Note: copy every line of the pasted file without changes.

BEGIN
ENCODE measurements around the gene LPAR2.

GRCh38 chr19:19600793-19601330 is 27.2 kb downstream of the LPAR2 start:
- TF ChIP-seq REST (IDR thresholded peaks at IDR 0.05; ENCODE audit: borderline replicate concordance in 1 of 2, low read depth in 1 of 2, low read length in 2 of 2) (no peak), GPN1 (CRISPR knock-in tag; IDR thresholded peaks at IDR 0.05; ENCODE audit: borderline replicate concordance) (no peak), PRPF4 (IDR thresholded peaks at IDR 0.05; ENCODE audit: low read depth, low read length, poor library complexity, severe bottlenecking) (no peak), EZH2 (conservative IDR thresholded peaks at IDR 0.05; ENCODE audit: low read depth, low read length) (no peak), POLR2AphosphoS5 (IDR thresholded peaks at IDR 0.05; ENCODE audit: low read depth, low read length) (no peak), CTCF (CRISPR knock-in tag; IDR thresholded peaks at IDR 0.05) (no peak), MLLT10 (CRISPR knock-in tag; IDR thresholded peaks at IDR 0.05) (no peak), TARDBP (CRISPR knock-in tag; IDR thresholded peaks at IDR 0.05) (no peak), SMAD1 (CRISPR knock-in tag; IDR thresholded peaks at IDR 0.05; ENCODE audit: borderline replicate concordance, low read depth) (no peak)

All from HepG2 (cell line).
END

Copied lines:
ENCODE measurements around the gene LPAR2.

GRCh38 chr19:19600793-19601330 is 27.2 kb downstream of the LPAR2 start:
- TF ChIP-seq REST (IDR thresholded peaks at IDR 0.05; ENCODE audit: borderline replicate concordance in 1 of 2, low read depth in 1 of 2, low read length in 2 of 2) (no peak), GPN1 (CRISPR knock-in tag; IDR thresholded peaks at IDR 0.05; ENCODE audit: borderline replicate concordance) (no peak), PRPF4 (IDR thresholded peaks at IDR 0.05; ENCODE audit: low read depth, low read length, poor library complexity, severe bottlenecking) (no peak), EZH2 (conservative IDR thresholded peaks at IDR 0.05; ENCODE audit: low read depth, low read length) (no peak), POLR2AphosphoS5 (IDR thresholded peaks at IDR 0.05; ENCODE audit: low read depth, low read length) (no peak), CTCF (CRISPR knock-in tag; IDR thresholded peaks at IDR 0.05) (no peak), MLLT10 (CRISPR knock-in tag; IDR thresholded peaks at IDR 0.05) (no peak), TARDBP (CRISPR knock-in tag; IDR thresholded peaks at IDR 0.05) (no peak), SMAD1 (CRISPR knock-in tag; IDR thresholded peaks at IDR 0.05; ENCODE audit: borderline replicate concordance, low read depth) (no peak)

All from HepG2 (cell line).